Hundreds of rare Civil War images, mostly made by Southern photographers, have been released online.
Collector Robin Stanford sold more than 500 images to the Library of Congress for an undisclosed amount, the Washington Post reports. “They’re just tremendously significant,” said Bob Zeller, president of the Center for Civil War Photography. “These are not post-war. These are actual scenes of slavery in America.”
Stanford, 87 and of Houston, had been collecting the images—many of them are stereo pictures, or two of the same frame that are printed on one card and meant to be seen in 3-D via a stereo viewer—since the 1970s. She had planned to donate her extensive archive to her son, John, but after his unexpected death last year, she sold parts of her collection to support her daughter-in-law and grandchildren.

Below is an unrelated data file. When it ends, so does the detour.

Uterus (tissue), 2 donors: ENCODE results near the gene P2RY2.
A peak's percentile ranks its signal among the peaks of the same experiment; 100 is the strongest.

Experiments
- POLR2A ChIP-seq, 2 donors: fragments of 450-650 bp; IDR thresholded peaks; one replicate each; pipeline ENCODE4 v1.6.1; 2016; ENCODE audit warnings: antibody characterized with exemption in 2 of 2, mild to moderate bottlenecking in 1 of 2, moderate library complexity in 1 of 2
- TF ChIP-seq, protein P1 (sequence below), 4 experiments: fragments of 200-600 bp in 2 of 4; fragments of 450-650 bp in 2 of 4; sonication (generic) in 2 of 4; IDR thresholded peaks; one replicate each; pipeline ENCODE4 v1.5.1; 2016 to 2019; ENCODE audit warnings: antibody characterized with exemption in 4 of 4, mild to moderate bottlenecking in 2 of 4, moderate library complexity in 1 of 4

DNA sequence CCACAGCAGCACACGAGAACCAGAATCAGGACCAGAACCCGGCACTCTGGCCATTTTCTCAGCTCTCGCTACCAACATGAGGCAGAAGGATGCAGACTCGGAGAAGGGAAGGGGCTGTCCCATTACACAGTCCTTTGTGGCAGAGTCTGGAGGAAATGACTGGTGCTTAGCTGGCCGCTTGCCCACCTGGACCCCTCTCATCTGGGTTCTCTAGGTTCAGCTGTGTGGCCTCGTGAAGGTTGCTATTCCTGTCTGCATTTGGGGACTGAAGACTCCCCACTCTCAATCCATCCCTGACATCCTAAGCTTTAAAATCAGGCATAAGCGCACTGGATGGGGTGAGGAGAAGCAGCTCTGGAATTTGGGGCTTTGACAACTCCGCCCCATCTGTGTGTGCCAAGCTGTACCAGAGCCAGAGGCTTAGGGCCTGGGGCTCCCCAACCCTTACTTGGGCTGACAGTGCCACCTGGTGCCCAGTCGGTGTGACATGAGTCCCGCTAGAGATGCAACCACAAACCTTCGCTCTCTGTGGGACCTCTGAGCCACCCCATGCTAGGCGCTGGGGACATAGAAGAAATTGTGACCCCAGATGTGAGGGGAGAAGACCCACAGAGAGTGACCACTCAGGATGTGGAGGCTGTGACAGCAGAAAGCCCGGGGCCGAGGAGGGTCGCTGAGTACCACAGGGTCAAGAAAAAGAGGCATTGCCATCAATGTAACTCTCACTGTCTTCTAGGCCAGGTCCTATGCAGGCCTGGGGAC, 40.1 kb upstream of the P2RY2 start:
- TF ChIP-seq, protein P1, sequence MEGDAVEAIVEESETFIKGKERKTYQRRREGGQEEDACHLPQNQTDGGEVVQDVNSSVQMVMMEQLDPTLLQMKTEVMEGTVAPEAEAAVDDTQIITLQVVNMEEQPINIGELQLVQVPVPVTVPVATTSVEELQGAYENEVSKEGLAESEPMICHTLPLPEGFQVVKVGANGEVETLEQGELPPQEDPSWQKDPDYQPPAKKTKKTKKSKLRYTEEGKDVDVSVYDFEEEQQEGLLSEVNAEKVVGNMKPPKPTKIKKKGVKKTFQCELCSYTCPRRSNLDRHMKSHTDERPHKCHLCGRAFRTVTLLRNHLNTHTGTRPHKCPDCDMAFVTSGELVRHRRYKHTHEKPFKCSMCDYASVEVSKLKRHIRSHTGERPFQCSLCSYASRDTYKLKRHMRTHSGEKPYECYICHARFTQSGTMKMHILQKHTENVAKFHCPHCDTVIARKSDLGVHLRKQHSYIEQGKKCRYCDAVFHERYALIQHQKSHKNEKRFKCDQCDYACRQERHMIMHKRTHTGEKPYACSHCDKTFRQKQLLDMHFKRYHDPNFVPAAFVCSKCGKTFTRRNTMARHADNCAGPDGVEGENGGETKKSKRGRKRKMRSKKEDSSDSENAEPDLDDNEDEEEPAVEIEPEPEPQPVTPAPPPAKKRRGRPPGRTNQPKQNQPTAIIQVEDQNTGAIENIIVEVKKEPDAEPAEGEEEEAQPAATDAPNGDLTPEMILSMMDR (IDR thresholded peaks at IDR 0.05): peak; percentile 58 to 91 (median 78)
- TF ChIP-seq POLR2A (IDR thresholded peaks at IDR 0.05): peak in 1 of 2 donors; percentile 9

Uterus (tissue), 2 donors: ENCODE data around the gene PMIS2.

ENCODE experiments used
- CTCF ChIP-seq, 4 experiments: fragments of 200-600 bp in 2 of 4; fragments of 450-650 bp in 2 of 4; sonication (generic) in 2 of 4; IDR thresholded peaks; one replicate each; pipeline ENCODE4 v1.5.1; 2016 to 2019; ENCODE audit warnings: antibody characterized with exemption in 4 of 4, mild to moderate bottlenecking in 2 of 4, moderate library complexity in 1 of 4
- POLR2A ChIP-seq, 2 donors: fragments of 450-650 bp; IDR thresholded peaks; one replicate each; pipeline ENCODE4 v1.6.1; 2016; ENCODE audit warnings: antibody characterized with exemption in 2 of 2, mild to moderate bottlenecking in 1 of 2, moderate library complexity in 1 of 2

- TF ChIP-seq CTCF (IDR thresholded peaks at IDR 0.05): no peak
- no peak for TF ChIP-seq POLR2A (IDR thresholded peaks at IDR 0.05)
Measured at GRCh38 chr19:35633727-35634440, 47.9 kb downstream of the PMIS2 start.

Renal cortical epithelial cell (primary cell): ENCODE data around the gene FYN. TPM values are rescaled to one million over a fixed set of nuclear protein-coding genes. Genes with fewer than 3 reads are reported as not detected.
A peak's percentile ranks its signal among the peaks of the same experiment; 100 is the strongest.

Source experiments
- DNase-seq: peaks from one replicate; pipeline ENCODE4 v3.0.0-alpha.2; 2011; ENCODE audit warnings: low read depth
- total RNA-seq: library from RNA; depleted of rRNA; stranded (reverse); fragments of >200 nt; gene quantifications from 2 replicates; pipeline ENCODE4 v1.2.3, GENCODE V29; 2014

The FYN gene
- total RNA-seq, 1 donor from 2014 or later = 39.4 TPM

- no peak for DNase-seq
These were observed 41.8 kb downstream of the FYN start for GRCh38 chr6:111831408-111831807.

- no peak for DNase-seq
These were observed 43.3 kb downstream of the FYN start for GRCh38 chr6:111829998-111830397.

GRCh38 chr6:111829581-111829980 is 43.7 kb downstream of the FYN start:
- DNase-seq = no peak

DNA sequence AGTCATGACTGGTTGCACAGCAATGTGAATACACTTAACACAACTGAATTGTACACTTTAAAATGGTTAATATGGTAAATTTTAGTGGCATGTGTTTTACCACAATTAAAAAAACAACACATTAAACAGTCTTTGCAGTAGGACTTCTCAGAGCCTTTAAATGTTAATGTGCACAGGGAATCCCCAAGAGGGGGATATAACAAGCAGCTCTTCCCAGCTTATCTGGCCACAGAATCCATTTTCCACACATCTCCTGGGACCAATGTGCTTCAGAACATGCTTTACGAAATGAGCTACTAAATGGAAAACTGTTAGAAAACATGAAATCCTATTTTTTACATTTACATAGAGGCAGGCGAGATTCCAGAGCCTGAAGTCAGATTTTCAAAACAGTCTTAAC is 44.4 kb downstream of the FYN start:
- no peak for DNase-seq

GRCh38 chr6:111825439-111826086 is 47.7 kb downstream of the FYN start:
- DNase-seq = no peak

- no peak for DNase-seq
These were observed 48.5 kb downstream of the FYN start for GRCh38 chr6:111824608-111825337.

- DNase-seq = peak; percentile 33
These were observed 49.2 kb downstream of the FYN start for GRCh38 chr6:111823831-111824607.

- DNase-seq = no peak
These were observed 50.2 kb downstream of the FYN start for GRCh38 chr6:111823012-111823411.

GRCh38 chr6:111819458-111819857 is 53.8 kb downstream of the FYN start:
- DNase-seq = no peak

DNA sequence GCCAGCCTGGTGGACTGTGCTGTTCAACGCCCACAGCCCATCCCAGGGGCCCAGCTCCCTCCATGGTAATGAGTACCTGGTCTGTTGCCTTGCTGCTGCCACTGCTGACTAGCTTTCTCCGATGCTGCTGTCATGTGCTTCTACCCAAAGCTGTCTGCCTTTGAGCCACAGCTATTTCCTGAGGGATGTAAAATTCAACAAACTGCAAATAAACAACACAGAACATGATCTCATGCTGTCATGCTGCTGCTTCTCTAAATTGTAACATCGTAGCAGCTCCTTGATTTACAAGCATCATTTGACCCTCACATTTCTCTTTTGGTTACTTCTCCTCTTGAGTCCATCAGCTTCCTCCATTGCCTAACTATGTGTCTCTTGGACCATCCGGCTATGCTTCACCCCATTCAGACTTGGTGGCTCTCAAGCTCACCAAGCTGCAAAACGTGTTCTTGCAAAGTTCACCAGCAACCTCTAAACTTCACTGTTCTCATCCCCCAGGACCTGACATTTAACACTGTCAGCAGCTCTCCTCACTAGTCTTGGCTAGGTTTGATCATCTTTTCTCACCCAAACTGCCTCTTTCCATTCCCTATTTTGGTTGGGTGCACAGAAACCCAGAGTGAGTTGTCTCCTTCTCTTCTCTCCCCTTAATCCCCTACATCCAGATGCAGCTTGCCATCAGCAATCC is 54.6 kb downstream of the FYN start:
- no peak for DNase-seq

“I’m so glad they’re here, because they will be available for everybody,” she told the Post. “On the other hand, I’m going to miss them.”
The Library has already digitized 77 of Stanford’s photographs. Among them are scenes from plantations in South Carolina, as well as pictures of a country in mourning after the assassination of President Abraham Lincoln.
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